Photo: 112 Canarias
Photo: 112 Canarias

As I said the other day, I was recently at an English-language press guided tour of the 112-Canarias hub in Santa Cruz. Set on the top floor of a building just behind the Cabildo, 112 is a privately-run public service which provides emergency responses at local, insular, and regional level for the Canarian Government and Cabildo. The director himself divides his time between East and West provinces in the Canaries, each one of which has its own insular director who oversees the service in the individual islands. Under the insular director is a coordination centre which triages incoming calls so that the most urgent are prioritised.

Calls come into the call centre and are entered into a database while the caller is on the phone. The coordination centre then flags the various sections of the hub which will be involved. These sections include the obvious fire, ambulances, police, coastguard, etc., and there is also a team of qualified doctors in the hub at all times so that telephone assistance can be provided while help is on its way. Each desk in the hub has three screens to follow, and each shows the same information so the coordination is total, and above them all, with a 360º viewpoint, is a screen showing the action in the hub at any given moment, including the length of time any particular section is taking to deal with a call – the longest delay I saw in the three hours I was there was 58 seconds.

Callers’ first contact, of course, is with the call centre, and they are asked for the three Ws: Who, What, Where. As part of the “Who”, a telephone number is requested as a priority so that if the connection is lost during the call, they can be called back. Hoax calls are mercifully rare, they were pleased to say, perhaps the result of an increasing technological ability to trace calls – it’s not just landlines which are now easily traceable. And yet, the hub coordination chief said, every single call is dealt with, even when a hoax is suspected. The phone of someone reporting a fire visible from a house  in Arico, for example – that was the case on the morning of my visit – might show up as located in Lanzarote. That could suggest a hoax, but it would still be checked out, albeit not with the top priority it would be allocated if the phone was evidently in Arico itself.

Apart from the thankfully few hoax calls, the main problem the hub has is with inappropriate calls. Everyone there was at pains to request the public not to call to find out what the weather was going to be like (that’s what the internet is for, they said), or whether there was going to be school tomorrow. That is the top inappropriate call, it seems – and though important, is not an emergency! The appropriate avenue for information about schools is the education department – and only the education department, and sources who report direct from it. With some 6,000 calls each and every day of the year coming into the Santa Cruz hub alone, one can see why they want to keep the lines free for genuine cases of life or death, injury, crime or damage.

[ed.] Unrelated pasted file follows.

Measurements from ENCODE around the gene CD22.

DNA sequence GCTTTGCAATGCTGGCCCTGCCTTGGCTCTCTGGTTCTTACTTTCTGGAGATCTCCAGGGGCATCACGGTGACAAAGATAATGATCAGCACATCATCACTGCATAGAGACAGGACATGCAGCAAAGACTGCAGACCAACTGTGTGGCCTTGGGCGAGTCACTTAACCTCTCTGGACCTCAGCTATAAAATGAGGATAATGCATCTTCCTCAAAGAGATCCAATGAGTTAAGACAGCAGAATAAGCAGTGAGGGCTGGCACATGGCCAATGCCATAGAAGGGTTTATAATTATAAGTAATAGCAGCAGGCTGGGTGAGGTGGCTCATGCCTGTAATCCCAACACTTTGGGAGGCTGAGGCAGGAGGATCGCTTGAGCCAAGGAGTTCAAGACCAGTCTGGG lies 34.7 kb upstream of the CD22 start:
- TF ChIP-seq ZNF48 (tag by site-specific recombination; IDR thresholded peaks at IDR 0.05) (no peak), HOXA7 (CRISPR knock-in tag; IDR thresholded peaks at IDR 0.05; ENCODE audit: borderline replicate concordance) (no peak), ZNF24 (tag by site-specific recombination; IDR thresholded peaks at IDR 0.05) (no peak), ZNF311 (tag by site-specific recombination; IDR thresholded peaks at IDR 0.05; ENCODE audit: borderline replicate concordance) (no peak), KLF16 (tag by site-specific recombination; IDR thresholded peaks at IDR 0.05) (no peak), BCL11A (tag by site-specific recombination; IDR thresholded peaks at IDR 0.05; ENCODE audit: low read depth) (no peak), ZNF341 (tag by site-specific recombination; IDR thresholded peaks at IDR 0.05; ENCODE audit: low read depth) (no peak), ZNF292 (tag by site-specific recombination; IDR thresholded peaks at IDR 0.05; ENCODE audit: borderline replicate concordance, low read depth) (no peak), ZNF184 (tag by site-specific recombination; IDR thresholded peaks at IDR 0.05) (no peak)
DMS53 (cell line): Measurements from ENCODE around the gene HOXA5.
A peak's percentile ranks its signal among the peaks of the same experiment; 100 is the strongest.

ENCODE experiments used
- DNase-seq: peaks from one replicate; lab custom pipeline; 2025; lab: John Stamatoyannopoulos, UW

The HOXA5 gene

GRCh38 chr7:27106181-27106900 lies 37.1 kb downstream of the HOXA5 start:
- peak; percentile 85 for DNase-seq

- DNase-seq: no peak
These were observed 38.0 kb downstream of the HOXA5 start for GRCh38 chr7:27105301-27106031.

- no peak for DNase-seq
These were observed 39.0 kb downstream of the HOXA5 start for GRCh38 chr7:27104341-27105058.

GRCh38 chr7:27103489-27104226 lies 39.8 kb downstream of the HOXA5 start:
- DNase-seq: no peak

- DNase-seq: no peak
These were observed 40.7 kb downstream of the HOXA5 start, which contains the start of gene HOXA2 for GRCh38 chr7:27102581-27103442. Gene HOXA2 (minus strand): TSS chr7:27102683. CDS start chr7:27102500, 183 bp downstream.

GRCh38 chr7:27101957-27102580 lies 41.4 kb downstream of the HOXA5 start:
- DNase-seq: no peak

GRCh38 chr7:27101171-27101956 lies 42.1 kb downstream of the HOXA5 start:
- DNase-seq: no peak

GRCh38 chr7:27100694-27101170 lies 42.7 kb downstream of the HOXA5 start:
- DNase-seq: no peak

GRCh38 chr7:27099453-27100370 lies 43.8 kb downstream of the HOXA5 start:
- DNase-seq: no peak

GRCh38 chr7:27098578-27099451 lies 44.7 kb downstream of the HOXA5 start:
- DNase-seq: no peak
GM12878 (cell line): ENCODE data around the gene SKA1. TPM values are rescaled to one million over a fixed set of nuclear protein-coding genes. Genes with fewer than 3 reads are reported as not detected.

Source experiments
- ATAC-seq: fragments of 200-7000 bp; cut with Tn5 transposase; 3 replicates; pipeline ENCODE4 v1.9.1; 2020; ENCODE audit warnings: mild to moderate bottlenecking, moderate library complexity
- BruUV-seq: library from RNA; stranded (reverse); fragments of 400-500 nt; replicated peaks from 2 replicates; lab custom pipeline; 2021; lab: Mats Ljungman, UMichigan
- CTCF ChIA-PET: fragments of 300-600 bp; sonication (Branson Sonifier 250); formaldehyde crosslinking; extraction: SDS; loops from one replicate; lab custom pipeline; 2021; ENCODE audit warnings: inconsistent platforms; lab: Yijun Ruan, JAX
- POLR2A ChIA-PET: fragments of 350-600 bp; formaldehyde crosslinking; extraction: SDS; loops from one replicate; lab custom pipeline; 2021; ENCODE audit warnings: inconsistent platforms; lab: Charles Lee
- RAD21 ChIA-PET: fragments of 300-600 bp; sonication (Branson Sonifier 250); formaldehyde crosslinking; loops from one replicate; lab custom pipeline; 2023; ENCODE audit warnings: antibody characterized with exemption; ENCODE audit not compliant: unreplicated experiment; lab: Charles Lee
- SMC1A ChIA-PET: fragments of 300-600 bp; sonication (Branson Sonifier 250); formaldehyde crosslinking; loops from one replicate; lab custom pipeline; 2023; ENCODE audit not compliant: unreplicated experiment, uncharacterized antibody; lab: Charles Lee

In addition to dealing with the public, the hub has a crisis room where major emergencies like forest fires or volcanic eruptions can be dealt with, coordinating not just emergency services, but the political and technical response. The regional director explained that the emergency services operate under political auspices because priorities are set by the Canarian government and island Cabildos. Thus in a major event, politicians need to be involved to decide what the nature of the response should be, and the level of insular and regional responsibility. Technicians also need to be involved – phone and electricity lines might be affected, or water supplies. The sala de crisis has, on occasion, been full with people dealing with a volcanic eruption (El Hierro) and two forest fires (La Palma and La Gomera) at the same time!

112-Canarias has been available 24 hours a day, 365 days a year, since 1998. Staff there can deal with the public in English as well as Spanish, and also German, French and Italian, the languages identified as those spoken by the overwhelming majority of those making the calls. Calls are free whether made from landlines, phone boxes or mobiles, and in fact are given extra coverage by mobile phone operators so that even when there might be no cover for ordinary calls, 112 can be reached.

I’ll post again shortly with information about a couple of apps that are making the service even more accessible and simpler to use for smartphones.

 

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